NCA has published its Suspicious Activity Reports (SARs) Annual Report 2015. The report covers the first year of the UK Financial Intelligence Unit (UKFIU) working within the Economic Crime Command and to the published SARs regime strategy. Part one of the SARs report outlines key statistics from the reporting period October 2014 to September 2015. Part two focuses on how the UKFIU contributes to the UK’s response to money laundering, other serious and organised crime and terrorist financing through:

  • administering the consent regimes under the Proceeds of Crime Act 2002 and the Terrorism Act 2000;
  • liaising with international NCA equivalents through sharing intelligence, participating within the Egmont Group of FIUs, utilising the European FIU system and processing inbound and outbound requests for criminal asset tracing intelligence through the Camden Asset Recovery Inter-Agency Network and the European Asset Recovery Office;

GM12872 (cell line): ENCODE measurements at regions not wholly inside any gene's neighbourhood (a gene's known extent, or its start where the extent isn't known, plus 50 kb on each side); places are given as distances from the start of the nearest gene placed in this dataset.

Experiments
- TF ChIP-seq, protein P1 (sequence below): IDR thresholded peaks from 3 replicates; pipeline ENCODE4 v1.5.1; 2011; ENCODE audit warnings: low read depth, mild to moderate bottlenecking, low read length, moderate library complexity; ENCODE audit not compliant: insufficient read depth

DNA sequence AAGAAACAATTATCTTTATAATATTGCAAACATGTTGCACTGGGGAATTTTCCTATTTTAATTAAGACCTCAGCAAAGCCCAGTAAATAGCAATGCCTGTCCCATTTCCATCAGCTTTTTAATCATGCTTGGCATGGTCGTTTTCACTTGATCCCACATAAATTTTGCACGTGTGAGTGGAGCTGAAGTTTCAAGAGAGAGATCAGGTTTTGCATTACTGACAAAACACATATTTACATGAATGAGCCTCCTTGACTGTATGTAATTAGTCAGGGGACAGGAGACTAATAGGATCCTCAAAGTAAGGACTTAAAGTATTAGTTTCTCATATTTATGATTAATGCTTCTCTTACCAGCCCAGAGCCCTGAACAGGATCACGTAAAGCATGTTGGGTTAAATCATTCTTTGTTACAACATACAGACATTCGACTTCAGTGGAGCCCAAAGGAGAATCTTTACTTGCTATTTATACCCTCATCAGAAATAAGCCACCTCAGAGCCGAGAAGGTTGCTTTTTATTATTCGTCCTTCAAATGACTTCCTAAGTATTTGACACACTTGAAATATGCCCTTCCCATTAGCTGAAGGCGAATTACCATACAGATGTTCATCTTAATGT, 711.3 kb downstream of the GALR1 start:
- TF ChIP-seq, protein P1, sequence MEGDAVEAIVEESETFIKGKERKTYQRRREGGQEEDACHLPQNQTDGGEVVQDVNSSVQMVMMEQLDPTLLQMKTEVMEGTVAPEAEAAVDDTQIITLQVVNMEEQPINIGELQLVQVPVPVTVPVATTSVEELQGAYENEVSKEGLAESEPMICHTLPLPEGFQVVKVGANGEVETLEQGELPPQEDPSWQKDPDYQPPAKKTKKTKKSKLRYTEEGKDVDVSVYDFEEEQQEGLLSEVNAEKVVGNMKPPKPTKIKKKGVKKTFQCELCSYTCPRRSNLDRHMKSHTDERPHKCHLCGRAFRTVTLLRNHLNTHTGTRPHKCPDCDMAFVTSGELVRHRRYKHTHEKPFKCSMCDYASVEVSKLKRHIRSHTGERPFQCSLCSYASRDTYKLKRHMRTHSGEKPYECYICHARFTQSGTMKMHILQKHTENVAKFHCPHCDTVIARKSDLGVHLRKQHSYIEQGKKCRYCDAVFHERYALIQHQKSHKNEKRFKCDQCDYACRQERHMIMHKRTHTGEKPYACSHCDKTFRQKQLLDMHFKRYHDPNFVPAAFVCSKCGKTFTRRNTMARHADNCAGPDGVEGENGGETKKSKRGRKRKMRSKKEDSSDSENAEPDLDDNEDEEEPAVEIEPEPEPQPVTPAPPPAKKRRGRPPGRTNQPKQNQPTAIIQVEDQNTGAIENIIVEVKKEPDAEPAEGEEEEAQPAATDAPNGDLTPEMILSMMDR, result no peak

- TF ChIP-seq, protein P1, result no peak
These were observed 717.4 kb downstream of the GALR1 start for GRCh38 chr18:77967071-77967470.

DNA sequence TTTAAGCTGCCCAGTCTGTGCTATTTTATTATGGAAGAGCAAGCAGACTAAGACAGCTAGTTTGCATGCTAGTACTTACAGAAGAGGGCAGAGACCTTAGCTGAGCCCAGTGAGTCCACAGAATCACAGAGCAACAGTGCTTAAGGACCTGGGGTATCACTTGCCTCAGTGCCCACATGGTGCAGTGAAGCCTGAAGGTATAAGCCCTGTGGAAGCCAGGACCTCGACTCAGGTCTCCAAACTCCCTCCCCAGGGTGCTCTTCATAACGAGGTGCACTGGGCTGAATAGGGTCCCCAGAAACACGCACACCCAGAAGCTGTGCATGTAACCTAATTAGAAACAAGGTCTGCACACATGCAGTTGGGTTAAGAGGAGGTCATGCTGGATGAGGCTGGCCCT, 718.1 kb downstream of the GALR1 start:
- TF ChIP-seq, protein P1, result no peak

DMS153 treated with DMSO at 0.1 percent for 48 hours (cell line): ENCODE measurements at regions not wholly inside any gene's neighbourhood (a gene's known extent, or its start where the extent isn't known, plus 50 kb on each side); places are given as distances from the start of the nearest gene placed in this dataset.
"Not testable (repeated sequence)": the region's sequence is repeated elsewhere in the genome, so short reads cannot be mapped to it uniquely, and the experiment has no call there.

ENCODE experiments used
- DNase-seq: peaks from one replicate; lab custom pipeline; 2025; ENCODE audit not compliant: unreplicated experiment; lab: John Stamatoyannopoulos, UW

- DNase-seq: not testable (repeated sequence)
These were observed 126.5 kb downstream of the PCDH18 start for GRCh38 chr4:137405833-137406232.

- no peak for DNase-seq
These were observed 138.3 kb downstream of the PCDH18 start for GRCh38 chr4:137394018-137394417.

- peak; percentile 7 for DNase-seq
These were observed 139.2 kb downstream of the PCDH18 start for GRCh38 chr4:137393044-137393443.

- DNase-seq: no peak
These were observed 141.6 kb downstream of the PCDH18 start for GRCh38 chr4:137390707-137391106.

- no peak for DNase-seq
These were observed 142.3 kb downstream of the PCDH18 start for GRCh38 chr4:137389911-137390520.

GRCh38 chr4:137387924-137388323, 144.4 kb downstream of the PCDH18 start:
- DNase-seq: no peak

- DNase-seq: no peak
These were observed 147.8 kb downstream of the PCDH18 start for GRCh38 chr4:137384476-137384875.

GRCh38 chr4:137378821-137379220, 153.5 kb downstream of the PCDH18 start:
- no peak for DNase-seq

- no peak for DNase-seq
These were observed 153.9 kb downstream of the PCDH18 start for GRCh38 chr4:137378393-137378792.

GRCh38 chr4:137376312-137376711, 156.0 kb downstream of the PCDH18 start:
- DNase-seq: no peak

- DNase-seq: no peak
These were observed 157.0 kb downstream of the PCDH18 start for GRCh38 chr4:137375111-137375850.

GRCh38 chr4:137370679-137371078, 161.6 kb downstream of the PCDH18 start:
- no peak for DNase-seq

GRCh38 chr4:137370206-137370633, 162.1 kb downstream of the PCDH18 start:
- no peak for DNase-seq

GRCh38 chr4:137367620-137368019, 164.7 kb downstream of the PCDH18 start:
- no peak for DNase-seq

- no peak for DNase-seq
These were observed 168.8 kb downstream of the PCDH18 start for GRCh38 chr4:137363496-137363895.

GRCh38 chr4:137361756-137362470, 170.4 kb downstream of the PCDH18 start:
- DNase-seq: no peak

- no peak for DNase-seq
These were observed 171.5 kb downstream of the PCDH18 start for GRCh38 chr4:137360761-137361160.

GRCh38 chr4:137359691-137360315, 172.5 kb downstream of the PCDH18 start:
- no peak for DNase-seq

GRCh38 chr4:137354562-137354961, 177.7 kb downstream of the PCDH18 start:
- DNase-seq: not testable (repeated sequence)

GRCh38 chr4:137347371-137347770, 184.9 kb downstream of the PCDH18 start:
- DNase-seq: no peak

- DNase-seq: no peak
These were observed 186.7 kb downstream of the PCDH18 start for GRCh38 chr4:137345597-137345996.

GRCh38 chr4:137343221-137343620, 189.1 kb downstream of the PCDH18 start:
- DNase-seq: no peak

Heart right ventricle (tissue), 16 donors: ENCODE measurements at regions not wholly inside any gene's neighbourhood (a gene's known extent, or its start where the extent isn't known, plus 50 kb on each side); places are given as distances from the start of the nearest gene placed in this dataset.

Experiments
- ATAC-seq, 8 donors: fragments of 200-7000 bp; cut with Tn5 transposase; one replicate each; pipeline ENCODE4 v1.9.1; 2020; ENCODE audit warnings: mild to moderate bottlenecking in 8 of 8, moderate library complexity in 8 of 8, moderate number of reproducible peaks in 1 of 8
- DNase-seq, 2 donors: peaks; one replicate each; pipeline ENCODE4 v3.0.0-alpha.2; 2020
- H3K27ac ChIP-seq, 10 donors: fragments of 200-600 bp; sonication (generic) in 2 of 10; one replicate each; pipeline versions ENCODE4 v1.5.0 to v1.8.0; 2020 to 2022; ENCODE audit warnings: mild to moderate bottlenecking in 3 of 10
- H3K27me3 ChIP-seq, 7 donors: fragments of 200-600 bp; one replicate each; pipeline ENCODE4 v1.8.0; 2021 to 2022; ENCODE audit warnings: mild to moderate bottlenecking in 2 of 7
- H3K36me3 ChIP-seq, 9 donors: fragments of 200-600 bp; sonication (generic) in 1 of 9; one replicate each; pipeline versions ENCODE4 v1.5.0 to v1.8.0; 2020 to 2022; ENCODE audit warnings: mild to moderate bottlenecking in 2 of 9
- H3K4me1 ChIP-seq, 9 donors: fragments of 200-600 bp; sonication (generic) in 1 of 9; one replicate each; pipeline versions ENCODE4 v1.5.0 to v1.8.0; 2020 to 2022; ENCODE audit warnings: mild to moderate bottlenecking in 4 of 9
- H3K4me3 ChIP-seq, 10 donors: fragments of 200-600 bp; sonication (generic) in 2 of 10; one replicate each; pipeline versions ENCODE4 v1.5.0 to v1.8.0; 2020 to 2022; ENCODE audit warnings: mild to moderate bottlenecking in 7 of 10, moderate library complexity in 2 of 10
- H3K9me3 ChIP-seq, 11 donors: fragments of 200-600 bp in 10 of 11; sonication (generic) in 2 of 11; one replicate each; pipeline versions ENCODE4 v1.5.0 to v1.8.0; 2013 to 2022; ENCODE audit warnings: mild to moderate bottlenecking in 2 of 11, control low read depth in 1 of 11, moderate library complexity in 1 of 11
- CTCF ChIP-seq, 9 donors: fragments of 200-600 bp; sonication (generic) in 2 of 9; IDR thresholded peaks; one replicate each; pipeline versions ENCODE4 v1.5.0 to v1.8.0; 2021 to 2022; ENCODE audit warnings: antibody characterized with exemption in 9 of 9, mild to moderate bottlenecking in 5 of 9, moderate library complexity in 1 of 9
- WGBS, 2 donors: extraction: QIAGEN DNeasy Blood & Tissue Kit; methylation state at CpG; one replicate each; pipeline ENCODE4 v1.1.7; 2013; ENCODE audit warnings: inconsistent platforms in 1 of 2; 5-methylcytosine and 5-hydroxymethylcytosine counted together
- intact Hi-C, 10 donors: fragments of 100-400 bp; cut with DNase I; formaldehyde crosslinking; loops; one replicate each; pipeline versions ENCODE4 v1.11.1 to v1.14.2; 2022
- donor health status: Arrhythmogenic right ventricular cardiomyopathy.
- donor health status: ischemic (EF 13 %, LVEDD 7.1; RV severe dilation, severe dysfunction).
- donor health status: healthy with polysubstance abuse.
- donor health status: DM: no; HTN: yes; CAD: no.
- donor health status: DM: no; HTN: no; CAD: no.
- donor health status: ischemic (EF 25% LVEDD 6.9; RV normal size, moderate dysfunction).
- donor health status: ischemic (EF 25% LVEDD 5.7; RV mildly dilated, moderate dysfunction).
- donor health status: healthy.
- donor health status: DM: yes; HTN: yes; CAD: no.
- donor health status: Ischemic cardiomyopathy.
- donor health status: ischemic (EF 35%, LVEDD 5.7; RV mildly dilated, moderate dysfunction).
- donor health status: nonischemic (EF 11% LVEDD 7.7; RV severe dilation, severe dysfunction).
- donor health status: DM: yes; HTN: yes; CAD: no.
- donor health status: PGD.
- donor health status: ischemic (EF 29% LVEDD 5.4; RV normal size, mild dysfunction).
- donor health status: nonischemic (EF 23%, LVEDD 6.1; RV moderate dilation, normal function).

• supporting law enforcement and government efforts to tackle terrorist financing through receipt, analysis and dissemination of SARs;
  • undertaking tactical analysis to identify SARs for fast-tracking to other law enforcement agencies, including those relating to subjects of law enforcement interest and where there are opportunities to protect  vulnerable people who are being exploited; and
  • strategic analysis of the SARs dataset to identify issues in the operation of the regime for highlighting to the sector and their supervisors, and identifying any significant typologies in the SARs dataset.

There has been little significant change in the overall volume of SARs, but NCA noted an increase in the percentage of consent SARs with a decrease in refusals. Some sectors have engaged more with reporting in the past year, but banks and building societies still account for nearly 90% of SARs. Turnaround time for responses averaged 4.7 days, with reasons for delay including complexity of cases and poor standards of information included with requests. (Source: NCA publishes SARs Annual Report 2015)